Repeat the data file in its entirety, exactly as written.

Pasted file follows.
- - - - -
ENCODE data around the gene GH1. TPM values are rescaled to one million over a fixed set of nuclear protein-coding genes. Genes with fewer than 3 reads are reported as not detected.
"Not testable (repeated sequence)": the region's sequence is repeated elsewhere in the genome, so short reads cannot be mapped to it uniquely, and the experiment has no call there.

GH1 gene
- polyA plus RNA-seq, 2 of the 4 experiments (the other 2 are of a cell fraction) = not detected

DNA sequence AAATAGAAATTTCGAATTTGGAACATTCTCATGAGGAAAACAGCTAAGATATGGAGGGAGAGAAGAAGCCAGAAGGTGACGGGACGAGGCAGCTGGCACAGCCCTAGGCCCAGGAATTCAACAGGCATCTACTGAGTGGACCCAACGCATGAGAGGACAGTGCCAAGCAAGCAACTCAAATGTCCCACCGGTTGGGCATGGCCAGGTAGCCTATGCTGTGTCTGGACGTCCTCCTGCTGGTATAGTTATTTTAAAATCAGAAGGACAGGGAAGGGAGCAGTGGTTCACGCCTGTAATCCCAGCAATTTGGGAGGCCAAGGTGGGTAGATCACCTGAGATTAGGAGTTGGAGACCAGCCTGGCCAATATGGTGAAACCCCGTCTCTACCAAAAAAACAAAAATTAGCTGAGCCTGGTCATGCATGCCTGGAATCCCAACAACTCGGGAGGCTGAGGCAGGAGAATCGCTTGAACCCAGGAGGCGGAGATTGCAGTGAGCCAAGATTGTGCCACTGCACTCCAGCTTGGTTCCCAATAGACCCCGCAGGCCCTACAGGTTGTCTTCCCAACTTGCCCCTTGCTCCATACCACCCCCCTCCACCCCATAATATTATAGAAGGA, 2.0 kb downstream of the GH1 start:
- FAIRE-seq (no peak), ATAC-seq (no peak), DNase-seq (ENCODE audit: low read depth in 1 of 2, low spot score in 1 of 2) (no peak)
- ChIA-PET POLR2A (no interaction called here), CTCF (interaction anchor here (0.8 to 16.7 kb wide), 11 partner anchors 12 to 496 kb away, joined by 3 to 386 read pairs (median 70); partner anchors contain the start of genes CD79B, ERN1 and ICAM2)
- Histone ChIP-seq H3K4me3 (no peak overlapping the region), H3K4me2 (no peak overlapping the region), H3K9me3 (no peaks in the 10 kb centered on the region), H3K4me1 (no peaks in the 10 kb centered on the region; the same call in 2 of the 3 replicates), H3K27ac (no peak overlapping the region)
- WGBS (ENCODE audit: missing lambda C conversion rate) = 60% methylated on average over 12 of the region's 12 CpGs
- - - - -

ENCODE data around the gene GH1. TPM values are rescaled to one million over a fixed set of nuclear protein-coding genes. Genes with fewer than 3 reads are reported as not detected.
"Not testable (repeated sequence)": the region's sequence is repeated elsewhere in the genome, so short reads cannot be mapped to it uniquely, and the experiment has no call there.

GH1 gene
- polyA plus RNA-seq, 2 of the 4 experiments (the other 2 are of a cell fraction) = not detected

DNA sequence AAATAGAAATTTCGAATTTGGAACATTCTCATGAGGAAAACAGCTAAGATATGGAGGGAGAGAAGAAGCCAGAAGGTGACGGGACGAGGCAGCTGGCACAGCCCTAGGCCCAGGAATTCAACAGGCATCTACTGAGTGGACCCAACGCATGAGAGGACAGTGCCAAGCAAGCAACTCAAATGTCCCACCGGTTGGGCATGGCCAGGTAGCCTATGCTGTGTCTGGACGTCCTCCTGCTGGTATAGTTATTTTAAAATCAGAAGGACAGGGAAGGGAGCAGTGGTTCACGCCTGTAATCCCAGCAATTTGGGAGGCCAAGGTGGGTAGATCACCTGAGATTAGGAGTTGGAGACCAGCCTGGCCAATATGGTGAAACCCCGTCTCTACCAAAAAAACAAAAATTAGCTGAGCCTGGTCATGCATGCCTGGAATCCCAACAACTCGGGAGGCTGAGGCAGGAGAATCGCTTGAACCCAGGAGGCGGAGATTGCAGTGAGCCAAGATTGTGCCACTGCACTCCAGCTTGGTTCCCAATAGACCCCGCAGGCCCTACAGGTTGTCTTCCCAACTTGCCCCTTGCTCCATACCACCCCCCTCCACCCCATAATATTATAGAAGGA, 2.0 kb downstream of the GH1 start:
- FAIRE-seq (no peak), ATAC-seq (no peak), DNase-seq (ENCODE audit: low read depth in 1 of 2, low spot score in 1 of 2) (no peak)
- ChIA-PET POLR2A (no interaction called here), CTCF (interaction anchor here (0.8 to 16.7 kb wide), 11 partner anchors 12 to 496 kb away, joined by 3 to 386 read pairs (median 70); partner anchors contain the start of genes CD79B, ERN1 and ICAM2)
- Histone ChIP-seq H3K4me3 (no peak overlapping the region), H3K4me2 (no peak overlapping the region), H3K9me3 (no peaks in the 10 kb centered on the region), H3K4me1 (no peaks in the 10 kb centered on the region; the same call in 2 of the 3 replicates), H3K27ac (no peak overlapping the region)
- WGBS (ENCODE audit: missing lambda C conversion rate) = 60% methylated on average over 12 of the region's 12 CpGs